"As I have walked among the desperate, rejected and angry young men, I have told them that Molotov cocktails and rifles will not solve their problems. I have tried to offer them my deepest compassion while maintaining my conviction that social change comes most meaningfully through nonviolent action. But they asked, and rightly so, 'What about Vietnam?' They asked if our own nation was not using massive doses of violence to solve its problems to bring about the changes it wanted. Their questions hit home and I knew I could never again raise my voice against the violence of the oppressed in the ghettos without first having spoken clearly to the greatest purveyor of violence in the world today: my own government. For the sake of those boys, for the sake of this government, for the sake of the hundreds of thousands trembling under our violence, I cannot be silent."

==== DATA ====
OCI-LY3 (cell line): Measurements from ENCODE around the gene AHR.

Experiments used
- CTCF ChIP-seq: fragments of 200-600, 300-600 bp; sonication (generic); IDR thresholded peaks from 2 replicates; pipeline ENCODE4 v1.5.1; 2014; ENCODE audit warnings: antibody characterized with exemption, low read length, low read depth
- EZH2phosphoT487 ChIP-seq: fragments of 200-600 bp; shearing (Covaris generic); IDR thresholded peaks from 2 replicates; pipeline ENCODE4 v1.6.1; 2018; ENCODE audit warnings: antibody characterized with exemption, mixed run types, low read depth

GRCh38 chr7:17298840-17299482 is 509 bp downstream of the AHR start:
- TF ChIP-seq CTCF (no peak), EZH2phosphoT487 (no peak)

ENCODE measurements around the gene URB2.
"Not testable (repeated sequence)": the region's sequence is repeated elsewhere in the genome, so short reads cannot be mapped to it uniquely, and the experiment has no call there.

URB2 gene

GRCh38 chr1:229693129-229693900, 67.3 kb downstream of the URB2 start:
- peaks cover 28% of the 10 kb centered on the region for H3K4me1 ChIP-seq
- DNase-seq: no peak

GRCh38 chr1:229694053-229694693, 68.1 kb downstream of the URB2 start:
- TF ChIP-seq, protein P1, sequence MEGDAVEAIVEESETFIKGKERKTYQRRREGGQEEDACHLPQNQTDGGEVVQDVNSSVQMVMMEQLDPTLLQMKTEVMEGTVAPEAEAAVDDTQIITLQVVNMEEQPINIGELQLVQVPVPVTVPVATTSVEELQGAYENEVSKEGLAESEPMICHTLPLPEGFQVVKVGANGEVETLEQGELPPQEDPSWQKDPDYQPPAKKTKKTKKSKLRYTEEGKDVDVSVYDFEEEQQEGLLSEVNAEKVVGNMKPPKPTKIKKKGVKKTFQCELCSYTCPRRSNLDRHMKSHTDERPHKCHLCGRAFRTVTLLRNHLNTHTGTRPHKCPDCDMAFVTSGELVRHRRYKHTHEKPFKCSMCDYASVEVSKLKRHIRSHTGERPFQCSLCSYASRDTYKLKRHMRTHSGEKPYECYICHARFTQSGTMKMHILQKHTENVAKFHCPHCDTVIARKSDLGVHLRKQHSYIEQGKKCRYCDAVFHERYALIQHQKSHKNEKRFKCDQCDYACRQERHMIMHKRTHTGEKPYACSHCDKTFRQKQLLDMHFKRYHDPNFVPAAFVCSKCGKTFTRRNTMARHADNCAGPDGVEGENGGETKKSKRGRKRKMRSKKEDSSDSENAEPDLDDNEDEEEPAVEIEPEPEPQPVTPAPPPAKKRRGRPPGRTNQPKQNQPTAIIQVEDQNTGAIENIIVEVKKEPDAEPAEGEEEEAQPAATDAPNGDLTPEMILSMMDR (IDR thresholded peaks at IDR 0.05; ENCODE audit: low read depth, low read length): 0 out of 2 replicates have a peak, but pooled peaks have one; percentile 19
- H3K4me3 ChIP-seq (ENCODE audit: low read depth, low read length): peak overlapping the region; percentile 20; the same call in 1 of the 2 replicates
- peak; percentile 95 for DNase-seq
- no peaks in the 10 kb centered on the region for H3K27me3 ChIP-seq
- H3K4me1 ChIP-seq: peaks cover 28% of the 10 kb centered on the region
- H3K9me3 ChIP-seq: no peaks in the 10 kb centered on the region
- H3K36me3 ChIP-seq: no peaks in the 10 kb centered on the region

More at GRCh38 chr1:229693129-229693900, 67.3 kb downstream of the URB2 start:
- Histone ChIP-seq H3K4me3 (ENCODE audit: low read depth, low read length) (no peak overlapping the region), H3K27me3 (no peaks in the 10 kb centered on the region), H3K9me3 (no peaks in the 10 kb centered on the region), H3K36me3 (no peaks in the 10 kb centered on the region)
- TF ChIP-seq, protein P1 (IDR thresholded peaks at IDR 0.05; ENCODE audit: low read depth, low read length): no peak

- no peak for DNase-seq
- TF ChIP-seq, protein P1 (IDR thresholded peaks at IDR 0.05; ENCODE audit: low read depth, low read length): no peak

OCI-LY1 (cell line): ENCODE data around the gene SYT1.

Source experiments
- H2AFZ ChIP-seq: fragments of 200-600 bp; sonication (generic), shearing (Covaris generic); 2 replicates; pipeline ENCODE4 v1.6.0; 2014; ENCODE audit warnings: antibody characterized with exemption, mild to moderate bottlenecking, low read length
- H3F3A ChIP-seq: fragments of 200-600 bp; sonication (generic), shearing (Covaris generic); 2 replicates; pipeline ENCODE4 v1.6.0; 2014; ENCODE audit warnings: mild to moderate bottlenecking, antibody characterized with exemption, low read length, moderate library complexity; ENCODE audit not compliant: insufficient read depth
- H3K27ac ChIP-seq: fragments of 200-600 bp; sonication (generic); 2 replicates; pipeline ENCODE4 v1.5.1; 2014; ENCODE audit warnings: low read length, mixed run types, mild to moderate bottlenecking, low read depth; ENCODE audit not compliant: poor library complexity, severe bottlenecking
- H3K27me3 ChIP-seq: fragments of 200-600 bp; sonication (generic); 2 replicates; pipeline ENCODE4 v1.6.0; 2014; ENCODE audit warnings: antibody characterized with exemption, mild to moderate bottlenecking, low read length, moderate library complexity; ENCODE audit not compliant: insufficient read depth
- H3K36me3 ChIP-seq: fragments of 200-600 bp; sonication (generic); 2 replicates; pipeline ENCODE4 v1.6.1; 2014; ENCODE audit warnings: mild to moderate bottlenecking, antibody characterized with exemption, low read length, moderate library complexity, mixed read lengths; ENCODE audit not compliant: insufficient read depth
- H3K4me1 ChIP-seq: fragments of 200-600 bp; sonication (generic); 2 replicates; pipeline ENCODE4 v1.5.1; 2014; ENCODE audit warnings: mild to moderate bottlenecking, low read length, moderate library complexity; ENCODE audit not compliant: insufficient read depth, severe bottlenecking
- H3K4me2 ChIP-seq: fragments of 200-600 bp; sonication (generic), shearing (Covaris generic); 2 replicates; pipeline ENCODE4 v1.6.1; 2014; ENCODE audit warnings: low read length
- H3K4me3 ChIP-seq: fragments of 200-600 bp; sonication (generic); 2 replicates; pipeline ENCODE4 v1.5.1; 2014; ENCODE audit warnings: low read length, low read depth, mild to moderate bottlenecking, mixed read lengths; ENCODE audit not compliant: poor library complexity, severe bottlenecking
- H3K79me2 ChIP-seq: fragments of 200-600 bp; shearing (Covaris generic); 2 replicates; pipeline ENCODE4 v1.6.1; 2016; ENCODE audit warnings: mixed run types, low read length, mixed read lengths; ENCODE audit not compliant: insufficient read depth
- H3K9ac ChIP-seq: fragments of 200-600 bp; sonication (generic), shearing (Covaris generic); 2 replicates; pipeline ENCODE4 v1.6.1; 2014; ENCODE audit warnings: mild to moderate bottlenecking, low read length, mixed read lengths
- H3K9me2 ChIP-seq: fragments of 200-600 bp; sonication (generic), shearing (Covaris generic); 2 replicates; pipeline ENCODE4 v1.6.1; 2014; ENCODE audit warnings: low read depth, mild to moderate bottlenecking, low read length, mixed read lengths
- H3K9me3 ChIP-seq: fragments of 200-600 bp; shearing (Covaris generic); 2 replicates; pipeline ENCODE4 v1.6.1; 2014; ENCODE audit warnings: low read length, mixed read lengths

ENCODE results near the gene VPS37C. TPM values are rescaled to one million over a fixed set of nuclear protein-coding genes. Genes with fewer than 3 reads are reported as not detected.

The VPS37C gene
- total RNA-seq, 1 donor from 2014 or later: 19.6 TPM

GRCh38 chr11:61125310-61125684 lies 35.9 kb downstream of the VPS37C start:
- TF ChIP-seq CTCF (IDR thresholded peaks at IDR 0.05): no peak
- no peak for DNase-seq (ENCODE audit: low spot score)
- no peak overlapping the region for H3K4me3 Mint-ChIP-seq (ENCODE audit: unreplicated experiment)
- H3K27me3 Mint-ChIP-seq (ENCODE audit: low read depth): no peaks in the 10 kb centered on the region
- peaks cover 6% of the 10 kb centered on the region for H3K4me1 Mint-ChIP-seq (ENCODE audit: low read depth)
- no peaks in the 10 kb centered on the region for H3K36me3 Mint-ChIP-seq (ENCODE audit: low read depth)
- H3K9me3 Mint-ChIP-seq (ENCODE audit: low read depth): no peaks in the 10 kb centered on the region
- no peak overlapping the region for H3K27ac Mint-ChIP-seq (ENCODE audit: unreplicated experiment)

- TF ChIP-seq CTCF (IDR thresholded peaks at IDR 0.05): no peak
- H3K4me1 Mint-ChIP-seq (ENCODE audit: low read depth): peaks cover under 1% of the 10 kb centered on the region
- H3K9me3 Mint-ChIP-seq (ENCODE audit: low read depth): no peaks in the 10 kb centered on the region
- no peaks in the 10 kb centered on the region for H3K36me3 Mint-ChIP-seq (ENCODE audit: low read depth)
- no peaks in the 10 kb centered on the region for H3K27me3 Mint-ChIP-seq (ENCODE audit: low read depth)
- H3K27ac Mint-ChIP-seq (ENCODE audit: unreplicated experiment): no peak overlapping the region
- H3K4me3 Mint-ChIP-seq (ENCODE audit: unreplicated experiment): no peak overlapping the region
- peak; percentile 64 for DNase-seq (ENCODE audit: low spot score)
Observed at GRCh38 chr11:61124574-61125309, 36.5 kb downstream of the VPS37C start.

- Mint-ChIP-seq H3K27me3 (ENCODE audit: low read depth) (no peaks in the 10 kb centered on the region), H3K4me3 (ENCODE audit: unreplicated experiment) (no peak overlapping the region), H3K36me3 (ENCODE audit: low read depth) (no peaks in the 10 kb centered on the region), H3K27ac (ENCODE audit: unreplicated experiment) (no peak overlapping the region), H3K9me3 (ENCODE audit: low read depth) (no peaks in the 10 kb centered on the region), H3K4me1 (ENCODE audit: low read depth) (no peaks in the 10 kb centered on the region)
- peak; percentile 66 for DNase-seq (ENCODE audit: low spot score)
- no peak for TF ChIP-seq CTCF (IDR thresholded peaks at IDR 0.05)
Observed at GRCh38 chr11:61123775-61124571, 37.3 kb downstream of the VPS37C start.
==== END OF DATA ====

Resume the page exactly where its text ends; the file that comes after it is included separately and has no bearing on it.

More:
"Today, young men of America are fighting, dying and killing in Asian jungles in a war whose purposes are so ambiguous the whole nation seethes with dissent. They are told they are sacrificing for democracy, but the Saigon regime, their ally, is a mockery of democracy, and the black American soldier has himself never experienced democracy. While the war devours the young abroad, at home urban outbreaks pit black youth against young soldiers and guardsmen, as racial and economic justice exhaust human endurance. Prosperity gluts the middle and upper class, while poverty imprisons more than thirty million Americans and starvation literally stalks rural areas of the South."   

 

This is the prophetic Martin Luther King Jr. we should remember this week and every week.

 

The writer is president of the Washington-based Arab American Institute.